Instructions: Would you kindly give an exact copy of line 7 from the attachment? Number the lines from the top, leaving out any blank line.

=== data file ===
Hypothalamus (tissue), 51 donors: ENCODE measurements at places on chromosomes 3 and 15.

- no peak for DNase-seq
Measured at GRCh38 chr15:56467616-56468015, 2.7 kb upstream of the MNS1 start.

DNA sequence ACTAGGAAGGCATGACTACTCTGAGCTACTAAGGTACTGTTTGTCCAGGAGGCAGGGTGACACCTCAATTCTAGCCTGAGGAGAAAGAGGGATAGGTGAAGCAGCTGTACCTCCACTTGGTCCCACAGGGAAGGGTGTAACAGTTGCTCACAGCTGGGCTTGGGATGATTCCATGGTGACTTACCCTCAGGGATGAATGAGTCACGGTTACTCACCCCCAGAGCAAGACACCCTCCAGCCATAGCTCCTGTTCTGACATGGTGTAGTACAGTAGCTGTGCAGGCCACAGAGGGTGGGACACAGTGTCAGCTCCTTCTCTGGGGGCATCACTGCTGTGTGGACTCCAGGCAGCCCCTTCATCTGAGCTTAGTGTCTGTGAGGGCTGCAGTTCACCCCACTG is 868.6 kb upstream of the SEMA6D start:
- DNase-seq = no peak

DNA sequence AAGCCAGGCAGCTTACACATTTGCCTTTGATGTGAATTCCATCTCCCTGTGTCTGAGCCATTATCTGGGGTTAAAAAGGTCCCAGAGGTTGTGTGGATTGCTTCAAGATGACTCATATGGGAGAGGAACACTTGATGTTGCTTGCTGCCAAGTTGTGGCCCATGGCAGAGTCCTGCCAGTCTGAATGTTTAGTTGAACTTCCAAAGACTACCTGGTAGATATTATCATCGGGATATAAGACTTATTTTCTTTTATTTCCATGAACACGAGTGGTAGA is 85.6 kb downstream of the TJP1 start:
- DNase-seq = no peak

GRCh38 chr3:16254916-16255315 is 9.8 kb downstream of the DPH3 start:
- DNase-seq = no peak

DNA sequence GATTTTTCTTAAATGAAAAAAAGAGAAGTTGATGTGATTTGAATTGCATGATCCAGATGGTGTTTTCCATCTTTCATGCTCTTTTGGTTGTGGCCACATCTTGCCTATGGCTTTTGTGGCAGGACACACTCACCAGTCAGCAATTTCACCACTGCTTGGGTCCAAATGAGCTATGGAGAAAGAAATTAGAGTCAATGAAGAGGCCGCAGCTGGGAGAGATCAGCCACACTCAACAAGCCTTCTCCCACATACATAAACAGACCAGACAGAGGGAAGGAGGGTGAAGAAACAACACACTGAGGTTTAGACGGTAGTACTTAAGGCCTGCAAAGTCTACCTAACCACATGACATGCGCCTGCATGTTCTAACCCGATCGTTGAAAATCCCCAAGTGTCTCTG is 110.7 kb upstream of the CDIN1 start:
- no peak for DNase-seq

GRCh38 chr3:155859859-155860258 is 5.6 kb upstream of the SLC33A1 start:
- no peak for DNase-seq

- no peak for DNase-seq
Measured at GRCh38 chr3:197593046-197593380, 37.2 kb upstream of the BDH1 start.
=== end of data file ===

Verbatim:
- DNase-seq = no peak